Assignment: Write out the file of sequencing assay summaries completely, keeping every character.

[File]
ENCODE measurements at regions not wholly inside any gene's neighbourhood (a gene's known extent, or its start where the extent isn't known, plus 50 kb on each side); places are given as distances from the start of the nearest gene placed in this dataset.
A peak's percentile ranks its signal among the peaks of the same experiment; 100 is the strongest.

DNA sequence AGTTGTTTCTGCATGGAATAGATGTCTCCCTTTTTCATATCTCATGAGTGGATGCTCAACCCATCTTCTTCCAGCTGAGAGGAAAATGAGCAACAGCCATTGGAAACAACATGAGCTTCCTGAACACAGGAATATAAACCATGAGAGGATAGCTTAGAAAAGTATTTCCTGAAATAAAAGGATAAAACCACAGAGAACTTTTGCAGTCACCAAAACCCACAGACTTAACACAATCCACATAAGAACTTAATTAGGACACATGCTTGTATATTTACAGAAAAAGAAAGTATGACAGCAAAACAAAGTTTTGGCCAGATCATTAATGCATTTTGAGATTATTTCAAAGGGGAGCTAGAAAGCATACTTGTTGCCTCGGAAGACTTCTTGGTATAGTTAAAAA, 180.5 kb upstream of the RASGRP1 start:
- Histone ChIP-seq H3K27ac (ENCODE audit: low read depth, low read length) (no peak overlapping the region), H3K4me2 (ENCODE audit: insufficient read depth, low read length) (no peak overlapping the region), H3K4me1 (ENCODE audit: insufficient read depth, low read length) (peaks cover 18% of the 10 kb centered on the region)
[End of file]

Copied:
ENCODE measurements at regions not wholly inside any gene's neighbourhood (a gene's known extent, or its start where the extent isn't known, plus 50 kb on each side); places are given as distances from the start of the nearest gene placed in this dataset.
A peak's percentile ranks its signal among the peaks of the same experiment; 100 is the strongest.

DNA sequence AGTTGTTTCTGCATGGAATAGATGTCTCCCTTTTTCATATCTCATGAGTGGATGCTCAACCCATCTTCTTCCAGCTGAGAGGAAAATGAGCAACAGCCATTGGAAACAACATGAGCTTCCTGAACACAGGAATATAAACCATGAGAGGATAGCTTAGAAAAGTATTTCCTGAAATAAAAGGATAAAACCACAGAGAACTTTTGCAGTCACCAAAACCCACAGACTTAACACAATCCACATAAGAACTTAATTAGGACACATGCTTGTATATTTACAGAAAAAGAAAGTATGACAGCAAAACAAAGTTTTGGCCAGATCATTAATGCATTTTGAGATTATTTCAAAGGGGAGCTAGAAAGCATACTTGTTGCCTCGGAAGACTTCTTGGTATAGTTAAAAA, 180.5 kb upstream of the RASGRP1 start:
- Histone ChIP-seq H3K27ac (ENCODE audit: low read depth, low read length) (no peak overlapping the region), H3K4me2 (ENCODE audit: insufficient read depth, low read length) (no peak overlapping the region), H3K4me1 (ENCODE audit: insufficient read depth, low read length) (peaks cover 18% of the 10 kb centered on the region)